Introduction To Haskell

Lecture 2


(["lists", "tuples"], "and data types")

Using These Slides

Every slide has a secret note.

  • On Chrome: press F12, then click Console
  • On IE: press F12, then click Console
  • On Firefox: Ctrl+Shift+k


Shortcut Keys:

, PgDn, n, j next slide
, PgUp, p, k prev slide
Esc enables ctrl+f globally

Jumping into GHCi

Make Haskell your calculator for the next few months

Prelude> 4317 * 103
444651
	    

Prelude> let x = 3.0
Prelude> let y = 4.0
Prelude> sqrt( x^2 + y^2 )
5.0
	    

Prelude> 2^1000
10715086071862673209484250490600018105614048117055336074437503883703510511249361224931983788156958581275946729175531468251871452856923140435984577574698574803934567774824230985421074605062371141877954182153046474983581941267398767559165543946077062914571196477686542167660429831652624386837205668069376
	    

Functions are Everywhere


Prelude> (+) 2 3
5
	      

f(2, 3) = 2 + 3 = 5


Prelude> (^) 3 4
81
	      

g(3, 4) = 3^4 = 81

Bool


Prelude> (True && False) || False
	    

False
	    

Prelude> True && 1
	    

ERROR!
	    

Prelude> 30 < 31
True
	    

if ... then ... else ...

Lets define a function royal


Prelude> let royal p = if p>9000 then True else False
Prelude> royal 9001
True
	    

Lets also define a related function peasant


Prelude> let peasant p = not (royal p)
Prelude> peasant 9001
False
	      

Reusing code is easy

Lists

The most common data type in Haskell


[☺, ☹, ☺]


  • elements are comma-separated
  • surrounded by square brackets [ ... ]
  • an empty list is simply []

Try it out


Prelude> [3,1,5,3]
[3,1,5,3]
	    

Prelude> ["list","of","strings"]
["list","of","strings"]
	    

The elements must be of the same type


Prelude> [1,2,3,"a","bb","ccc"]
ERROR!
	    

Enumeration

Start at 1, end at 10


Prelude> [1..10]
[1,2,3,4,5,6,7,8,9,10]
	    

Start at 1, count up by 0.25, end at 4


Prelude> [1, 1.25 .. 4.0]
[1.0,1.25,1.5,1.75,2.0,2.25,2.5,2.75,3.0,3.25,3.5,3.75,4.0]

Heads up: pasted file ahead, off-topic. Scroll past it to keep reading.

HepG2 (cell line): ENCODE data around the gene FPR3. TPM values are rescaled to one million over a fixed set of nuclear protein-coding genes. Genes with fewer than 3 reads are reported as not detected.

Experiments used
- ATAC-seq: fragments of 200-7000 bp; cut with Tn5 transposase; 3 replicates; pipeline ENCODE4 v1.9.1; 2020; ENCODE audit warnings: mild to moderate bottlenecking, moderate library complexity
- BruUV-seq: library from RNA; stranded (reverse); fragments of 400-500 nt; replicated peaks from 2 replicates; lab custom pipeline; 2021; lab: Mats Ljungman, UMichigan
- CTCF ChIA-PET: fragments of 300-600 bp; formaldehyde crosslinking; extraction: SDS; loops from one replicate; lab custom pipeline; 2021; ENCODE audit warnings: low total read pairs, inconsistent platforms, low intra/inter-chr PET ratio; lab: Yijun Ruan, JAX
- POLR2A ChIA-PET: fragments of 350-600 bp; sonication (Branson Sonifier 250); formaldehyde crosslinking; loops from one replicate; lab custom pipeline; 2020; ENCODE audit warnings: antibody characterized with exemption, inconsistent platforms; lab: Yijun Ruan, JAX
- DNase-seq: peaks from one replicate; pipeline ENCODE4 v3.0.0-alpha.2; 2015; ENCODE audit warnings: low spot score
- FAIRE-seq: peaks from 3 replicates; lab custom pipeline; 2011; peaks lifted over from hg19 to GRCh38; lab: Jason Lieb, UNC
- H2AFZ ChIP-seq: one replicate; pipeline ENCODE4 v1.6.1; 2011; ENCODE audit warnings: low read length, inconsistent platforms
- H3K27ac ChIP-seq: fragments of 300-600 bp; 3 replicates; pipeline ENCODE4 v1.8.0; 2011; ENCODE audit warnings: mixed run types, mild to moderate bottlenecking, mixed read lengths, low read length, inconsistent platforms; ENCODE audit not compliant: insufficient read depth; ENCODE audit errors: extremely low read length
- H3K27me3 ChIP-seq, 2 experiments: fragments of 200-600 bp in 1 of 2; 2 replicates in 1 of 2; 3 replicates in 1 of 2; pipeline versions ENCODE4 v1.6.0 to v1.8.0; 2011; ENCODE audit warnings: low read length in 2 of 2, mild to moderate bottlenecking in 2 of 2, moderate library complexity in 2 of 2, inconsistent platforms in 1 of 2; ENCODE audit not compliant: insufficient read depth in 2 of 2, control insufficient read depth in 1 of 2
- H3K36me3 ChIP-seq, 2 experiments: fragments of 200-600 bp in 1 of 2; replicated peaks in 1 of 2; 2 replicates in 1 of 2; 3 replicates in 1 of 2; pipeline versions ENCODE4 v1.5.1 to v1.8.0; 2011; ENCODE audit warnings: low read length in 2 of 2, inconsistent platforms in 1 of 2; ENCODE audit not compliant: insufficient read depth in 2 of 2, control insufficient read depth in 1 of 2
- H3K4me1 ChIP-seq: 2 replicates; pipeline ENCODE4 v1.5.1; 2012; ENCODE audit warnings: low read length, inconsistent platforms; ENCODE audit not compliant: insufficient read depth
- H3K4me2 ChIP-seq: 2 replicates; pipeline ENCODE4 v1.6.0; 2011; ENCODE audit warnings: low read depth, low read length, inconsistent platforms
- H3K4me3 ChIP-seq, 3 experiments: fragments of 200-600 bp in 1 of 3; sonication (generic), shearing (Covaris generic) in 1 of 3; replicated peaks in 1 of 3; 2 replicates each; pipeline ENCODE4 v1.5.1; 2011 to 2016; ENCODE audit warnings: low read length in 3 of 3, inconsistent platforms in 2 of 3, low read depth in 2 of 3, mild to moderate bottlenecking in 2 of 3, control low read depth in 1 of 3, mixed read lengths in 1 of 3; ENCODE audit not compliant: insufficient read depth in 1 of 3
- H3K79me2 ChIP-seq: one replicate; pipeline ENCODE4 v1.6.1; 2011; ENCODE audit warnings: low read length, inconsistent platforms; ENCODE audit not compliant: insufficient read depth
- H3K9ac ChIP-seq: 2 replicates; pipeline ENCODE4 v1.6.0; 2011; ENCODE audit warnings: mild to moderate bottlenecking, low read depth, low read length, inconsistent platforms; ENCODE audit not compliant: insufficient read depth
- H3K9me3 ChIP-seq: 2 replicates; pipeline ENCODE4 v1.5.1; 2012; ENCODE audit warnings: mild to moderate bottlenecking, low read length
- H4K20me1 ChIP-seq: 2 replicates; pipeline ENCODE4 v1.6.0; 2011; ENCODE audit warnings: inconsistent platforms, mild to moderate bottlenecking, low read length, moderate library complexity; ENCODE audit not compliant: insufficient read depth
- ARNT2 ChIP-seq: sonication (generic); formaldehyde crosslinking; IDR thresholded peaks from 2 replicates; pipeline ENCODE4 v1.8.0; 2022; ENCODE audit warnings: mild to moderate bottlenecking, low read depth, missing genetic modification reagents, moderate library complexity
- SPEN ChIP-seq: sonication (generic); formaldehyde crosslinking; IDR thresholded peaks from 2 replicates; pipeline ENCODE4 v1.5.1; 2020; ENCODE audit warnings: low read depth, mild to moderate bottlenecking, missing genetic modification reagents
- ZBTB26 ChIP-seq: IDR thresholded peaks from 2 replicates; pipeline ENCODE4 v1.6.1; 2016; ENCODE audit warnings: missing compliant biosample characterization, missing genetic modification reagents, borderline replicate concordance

List Operators

Concatenation (++)


Prelude> let l1 = [1,2,3]
Prelude> let l2 = [4,5,6]
Prelude> l1 ++ l2
[1,2,3,4,5,6]
	    

Construct (:)


Prelude> 0 : [1,2,3]
[0,1,2,3]
	    

Almost Everything is a function


Prelude> let l1 = [1,2,3]
Prelude> let l2 = [4,5,6]
Prelude> (++) l1 l2
[1,2,3,4,5,6]
	    

Prelude> (:) 0 [1,2,3]
[0,1,2,3]
	    

In fact, a list is formally defined like this


Prelude> [1,2,3] == (:) 1 ((:) 2 ((:) 3 []))
True
	      
Gross! We'll put that away. I'm so sorry.

String

A String is just a list of characters.


Prelude> "wahoo" == ['w', 'a', 'h', 'o', 'o']
True
	    

So (++) and (:) work on strings too.

True or False?


Prelude> "" == []
	    

True
	    

Prelude> 'a':"bc" == ['a', 'b', 'c']
	    

True
	    

Prelude> 6:"789" == "6789"
	    

ERROR!
	    

Useful List Functions

Reverse a List

Create a file myfunction.hs

and write a function to reverse a list


rev [] = []

	    
(clear answer) (show answer 1) (show answer 2) (show answer 3)

run ghci and load the file


Prelude> :load myfunction.hs
[1 of 1] Compiling Main             ( myfunction.hs, interpreted )
Ok, modules loaded: Main.

*Main> rev "hello"
"olleh"
	      

Hoogle

the Google for Haskell

The Prelude package comes with many functions.

Reuse, reuse, reuse!

reverse is already implemented for you!


GG, Haskell

List Comprehension

Let S be a set, and p(x) be a predicate.

Mathematically, we can write the following statement.

∀x∈S, p(x)


Haskell allows a similar notation

[ x | x ← S, p x ]


← is pronounced "drawn from"

p x is called a guard

What's the output?


Prelude> [ x+5 | x <- [1,2,3] ]
	    
(clear answer) (show answer)

Prelude> [ x | x <- [2..10], 10 `mod` x  == 0]
	    
(clear answer) (show answer)

Prelude> [ team ++ " " ++ player | 
             team   <- ["red", "blue"], 
             player <- ["soldier", "pyro", "scout"] ]
	    
(clear answer) (show answer)

Tuples

A tuple is a binding of data types

It's comma-separated, just like lists

A tuple is surrounded by ( ... )


  • (1, 2)
  • ("lol", "wut")
  • (40, "forty")
  • ("Coins", [1, 5, 10, 25])

Accessing Tuple Elements

  • fst retrieves the first element

    
    Prelude> fst (1,2)
    1
    		
  • snd retrieves the second element

    
    Prelude> snd (1,2)
    2
    		

Tuple Examples


Prelude> [ (n, even n) | n <- [1..4] ]
[(1,False),(2,True),(3,False),(4,True)]
	    


Prelude> [(a,b,c) | c<-[1..10], b<-[1..c], a<-[1..b]
					 , a^2 + b^2 == c^2]
[(3,4,5),(6,8,10)]
	    

Editors

Grab one of these editors, and start hacking!

Homework

Think Differently

  1. Write 2 different implementations of factorial

    
    facA n = ...
    
    facB n = ...
    		
  2. Save the file as fac.hs and run it using GHCi

  3. Fill out this week's form